A comparison of Mamdani and Sugeno fuzzy based packet scheduler for MANET with a realistic wireless propagation model
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Authors: Egaji, O.A., Griffiths, A., Hasan, M.S. and Yu, H.N.
Journal: International Journal of Automation and Computing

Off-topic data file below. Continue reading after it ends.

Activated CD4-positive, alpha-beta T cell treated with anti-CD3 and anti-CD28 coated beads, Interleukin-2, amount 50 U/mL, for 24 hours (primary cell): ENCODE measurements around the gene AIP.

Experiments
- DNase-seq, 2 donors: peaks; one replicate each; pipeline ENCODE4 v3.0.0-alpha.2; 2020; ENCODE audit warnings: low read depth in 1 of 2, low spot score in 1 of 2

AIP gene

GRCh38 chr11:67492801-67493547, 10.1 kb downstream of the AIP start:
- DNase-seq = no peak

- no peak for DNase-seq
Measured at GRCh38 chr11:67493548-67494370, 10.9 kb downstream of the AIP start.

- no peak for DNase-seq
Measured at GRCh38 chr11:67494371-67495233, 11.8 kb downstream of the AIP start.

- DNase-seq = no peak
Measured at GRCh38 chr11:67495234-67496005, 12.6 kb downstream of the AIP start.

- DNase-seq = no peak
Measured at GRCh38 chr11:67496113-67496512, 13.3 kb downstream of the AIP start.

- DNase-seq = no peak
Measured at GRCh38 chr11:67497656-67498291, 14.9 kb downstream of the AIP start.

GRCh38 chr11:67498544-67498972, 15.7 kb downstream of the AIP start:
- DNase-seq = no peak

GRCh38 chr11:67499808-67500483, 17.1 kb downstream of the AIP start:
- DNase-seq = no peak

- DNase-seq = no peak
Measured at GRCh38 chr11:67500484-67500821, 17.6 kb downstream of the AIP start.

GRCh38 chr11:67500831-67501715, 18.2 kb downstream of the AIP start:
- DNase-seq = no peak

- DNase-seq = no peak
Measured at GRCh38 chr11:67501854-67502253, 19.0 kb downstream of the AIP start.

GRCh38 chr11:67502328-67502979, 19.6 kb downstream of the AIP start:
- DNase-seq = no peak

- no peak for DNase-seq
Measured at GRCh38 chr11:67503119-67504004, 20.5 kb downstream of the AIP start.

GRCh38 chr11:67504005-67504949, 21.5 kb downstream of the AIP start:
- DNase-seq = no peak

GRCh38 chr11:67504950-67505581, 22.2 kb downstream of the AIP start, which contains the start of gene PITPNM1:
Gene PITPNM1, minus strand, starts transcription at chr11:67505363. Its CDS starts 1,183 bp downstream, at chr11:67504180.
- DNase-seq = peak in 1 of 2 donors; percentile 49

© 2015, Institute of Automation, Chinese Academy of Sciences and Springer-Verlag Berlin Heidelberg. The mobile nature of the nodes in a wireless mobile ad-hoc network (MANET) and the error prone link connectivity between nodes pose many challenges. These include frequent route changes, high packet loss, etc. Such problems increase the end-to-end delay and decrease the throughput. This paper proposes two adaptive priority packet scheduling algorithms for MANET based on Mamdani and Sugeno fuzzy inference system. The fuzzy systems consist of three input variables: data rate, signal-to-noise ratio (SNR) and queue size. The fuzzy decision system has been optimised to improve its efficiency. Both fuzzy systems were verified using the Matlab fuzzy toolbox and the performance of both algorithms were evaluated using the riverbed modeler (formally known as OPNET modeler). The results were compared to an existing fuzzy scheduler under various network loads, for constant-bit-rate (CBR) and variable-bit-rate (VBR) traffic. The measuring metrics which form the basis for performance evaluation are end-to-end delay, throughput and packet delivery ratio. The proposed Mamdani and Sugeno scheduler perform better than the existing scheduler for CBR traffic. The end-to-end delay for Mamdani and Sugeno scheduler was reduced by an average of 52% and 54%, respectively. The performance of the throughput and packet delivery ratio for CBR traffic are very similar to the existing scheduler because of the characteristic of the traffic. The network was also at full capacity. The proposed schedulers also showed a better performance for VBR traffic. The end-to-end delay was reduced by an average of 38% and 52%, respectively. Both the throughput and packet delivery ratio (PDR) increased by an average of 53% and 47%, respectively. The Mamdani scheduler is more computationally complex than the Sugeno scheduler, even though they both showed similar network performance. Thus, the Sugeno scheduler is more suitable for real-time applications.